Accordingly, while the AC test operation is taking place, power is not applied to defective chip 200. This enables AC testing of chip 100 without a problem, which reduces test time and improves the yield of the semiconductor fabrication process.
Referring now to FIG. 5, a physical testing configuration is described. Semiconductor chips 100, 200 (described in FIG. 4), are shown along with chips 300, 400. They are shown while still on a wafer 1000 where they were formed, although that is not necessary. Each of the chips 100, 200, 300, 400 of the invention has been manufactured by an identical process, although some may have defects. The chips are shown with their pads for VCC, VSS, TVCC, TVSS, along with pads I00, I01, . . . and I015.
The method of the invention can be applied on the device of FIG. 5. The testing arrangement includes additional leads for TVCC and TVSS, along with leads for testing each of the IO pads. Not all the leads are shown.
The chips are simultaneously tested by a test system (not shown) during a wafer step. During a DC test operation, a first power VCC is transferred to the first pads VCC of the chips, and a second power VSS is transferred to the second pads VSS of the chips.
Then those chips identified to have DC-type defects (e.g. chip 200) are disconnected. Such can be by cutting fuses of the chips, as described above. In addition, fuses of non-defective chips can be cut.
Then AC type testing takes place. At the AC test, tested are circuit operation of each of the semiconductor chips 100, 200, 300, and 400 and storage status of data. Further, an address or input data is applied through input/output pads I00, I01, . . . and I015 of the chips 100, 200, 300, and 400, testing the AC characteristic of the normal semiconductor chips 100, 300, and 400.
During AC testing, the first power VCC is not applied through the first pads VCC, but a third power TVCC is applied through the third pads TVCC, and a fourth power TVSS is applied through the fourth pads TVSS. In each case, the devices under test DUT1, DUT2, DUT3, DUT4 will receive at their power line either TVCC or TVSS, depending on whether they remain in the group or not.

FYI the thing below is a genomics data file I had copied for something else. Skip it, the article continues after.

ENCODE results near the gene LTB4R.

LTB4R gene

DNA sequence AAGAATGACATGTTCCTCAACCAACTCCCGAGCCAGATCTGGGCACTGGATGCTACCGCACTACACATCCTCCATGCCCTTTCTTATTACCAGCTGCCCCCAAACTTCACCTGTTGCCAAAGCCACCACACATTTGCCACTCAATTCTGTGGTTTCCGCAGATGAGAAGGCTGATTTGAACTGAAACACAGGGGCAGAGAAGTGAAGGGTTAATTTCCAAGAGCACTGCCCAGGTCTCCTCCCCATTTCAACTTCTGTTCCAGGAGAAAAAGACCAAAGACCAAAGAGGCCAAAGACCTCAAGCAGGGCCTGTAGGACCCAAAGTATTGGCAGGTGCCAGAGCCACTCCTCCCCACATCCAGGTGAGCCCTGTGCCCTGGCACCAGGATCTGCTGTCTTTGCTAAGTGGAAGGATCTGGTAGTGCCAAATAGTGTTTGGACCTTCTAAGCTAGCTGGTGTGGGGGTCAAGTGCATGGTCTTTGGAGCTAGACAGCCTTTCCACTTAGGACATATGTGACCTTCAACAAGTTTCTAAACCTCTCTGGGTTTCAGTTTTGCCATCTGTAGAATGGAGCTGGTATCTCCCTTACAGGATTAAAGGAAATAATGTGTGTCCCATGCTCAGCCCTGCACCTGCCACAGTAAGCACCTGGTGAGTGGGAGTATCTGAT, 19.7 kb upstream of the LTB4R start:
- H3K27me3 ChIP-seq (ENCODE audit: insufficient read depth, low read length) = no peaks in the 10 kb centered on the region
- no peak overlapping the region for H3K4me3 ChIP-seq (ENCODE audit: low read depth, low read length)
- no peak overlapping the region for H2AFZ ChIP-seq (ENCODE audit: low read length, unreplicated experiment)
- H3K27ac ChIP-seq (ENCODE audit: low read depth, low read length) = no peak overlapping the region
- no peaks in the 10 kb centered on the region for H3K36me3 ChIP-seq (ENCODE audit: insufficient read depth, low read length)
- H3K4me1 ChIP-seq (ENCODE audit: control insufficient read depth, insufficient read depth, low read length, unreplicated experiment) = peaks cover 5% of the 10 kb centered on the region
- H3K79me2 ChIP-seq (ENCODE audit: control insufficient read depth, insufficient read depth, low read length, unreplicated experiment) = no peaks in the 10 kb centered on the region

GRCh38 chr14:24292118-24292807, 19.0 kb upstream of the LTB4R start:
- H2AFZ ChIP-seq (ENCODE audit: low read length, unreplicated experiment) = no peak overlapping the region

As mentioned above, a semiconductor device of this invention comprises a test power supply circuit which selectively transfers a test power voltage during test operation in accordance with defect or not of a semiconductor chip. During AC test operation, the test power supply circuit is used to interrupt power supply to a chip in which DC defect is generated. Thus, the AC test of normal chips is performed without problems, which reduces test time and improve a yield of a semiconductor fabrication process.
A person skilled in the art will be able to practice the present invention in view of the description present in this document, which is to be taken as a whole. Numerous details have been set forth in order to provide a more thorough understanding of the invention. In other instances, well-known features have not been described in detail in order not to obscure unnecessarily the invention.
While the invention has been disclosed in its preferred form, the specific embodiments thereof as disclosed and illustrated herein are not to be considered in a limiting sense. Indeed, it should be readily apparent to those skilled in the art in view of the present description that the invention can be modified in numerous ways. The inventor regards the subject matter of the invention to include all combinations and subcombinations of the various elements, features, functions and/or properties disclosed herein.
The following claims define certain combinations and subcombinations, which are regarded as novel and non-obvious. Additional claims for other combinations and subcombinations of features, functions, elements and/or properties may be presented in this or a related document.
|Cited Patent||Filing date||Publication date||Applicant||Title|
|US4835458 *||9 Nov 1987||30 May 1989||Intel Corporation||Signature analysis technique for defect characterization of CMOS static RAM cell failures|
|US5381373 *||11 Jun 1993||10 Jan 1995||Kabushiki Kaisha Toshiba||Voltage stress test circuit for a DRAM|
|US5808947 *||17 Sep 1996||15 Sep 1998||Sgs-Thomson Microelectronics, Inc.||Integrated circuit that supports and method for wafer-level testing|
|US6031755 *||25 Mar 1999||29 Feb 2000||Rohm Co., Ltd.||Non-volatile semiconductor memory device and its testing method|
|Citing Patent||Filing date||Publication date||Applicant||Title|
|CN100443912C||30 Aug 2005||17 Dec 2008||国际商业机器公司||Method and apparatus for measuring transfer characteristics of a semiconductor device|
|U.S. Classification||365/201, 365/226|
|International Classification||G11C29/02, G01R31/28, G11C29/00, G01R31/26, G11C29/50, H01L21/66, G01R31/3185, G11C29/48|
|Cooperative Classification||G11C29/50, G11C29/48, G11C29/02, G11C29/006|
|European Classification||G11C29/48, G11C29/50, G11C29/02, G11C29/00W|
|30 Jun 2000||AS||Assignment|
|21 Apr 2006||FPAY||Fee payment|
Year of fee payment: 4
|29 Apr 2010||FPAY||Fee payment|
Year of fee payment: 8
|27 Jun 2014||REMI||Maintenance fee reminder mailed|
|19 Nov 2014||LAPS||Lapse for failure to pay maintenance fees|
|6 Jan 2015||FP||Expired due to failure to pay maintenance fee|
Effective date: 20141119